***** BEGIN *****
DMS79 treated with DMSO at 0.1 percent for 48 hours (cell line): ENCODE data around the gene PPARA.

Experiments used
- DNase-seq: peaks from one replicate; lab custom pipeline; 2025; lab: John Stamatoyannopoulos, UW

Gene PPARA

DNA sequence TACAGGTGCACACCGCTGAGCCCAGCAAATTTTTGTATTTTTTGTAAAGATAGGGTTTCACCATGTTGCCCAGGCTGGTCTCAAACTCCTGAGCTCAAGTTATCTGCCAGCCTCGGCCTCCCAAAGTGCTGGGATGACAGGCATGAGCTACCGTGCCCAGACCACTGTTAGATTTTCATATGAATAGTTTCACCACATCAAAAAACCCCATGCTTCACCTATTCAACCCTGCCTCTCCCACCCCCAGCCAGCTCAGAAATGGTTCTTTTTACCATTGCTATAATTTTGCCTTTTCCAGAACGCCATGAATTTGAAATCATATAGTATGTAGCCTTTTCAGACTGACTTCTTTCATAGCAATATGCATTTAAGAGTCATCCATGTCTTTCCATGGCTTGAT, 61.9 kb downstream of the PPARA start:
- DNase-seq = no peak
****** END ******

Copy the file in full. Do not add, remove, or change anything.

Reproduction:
DMS79 treated with DMSO at 0.1 percent for 48 hours (cell line): ENCODE data around the gene PPARA.

Experiments used
- DNase-seq: peaks from one replicate; lab custom pipeline; 2025; lab: John Stamatoyannopoulos, UW

Gene PPARA

DNA sequence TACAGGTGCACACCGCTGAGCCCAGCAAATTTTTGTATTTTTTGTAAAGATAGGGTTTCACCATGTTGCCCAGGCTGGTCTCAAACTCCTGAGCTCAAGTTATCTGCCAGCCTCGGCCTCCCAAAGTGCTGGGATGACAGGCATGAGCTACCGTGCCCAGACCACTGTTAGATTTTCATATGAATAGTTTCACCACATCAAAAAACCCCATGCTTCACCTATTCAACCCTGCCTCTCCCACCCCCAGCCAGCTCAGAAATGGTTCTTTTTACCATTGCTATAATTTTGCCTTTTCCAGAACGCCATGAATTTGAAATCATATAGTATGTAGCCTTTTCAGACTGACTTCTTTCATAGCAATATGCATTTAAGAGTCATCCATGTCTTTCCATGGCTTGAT, 61.9 kb downstream of the PPARA start:
- DNase-seq = no peak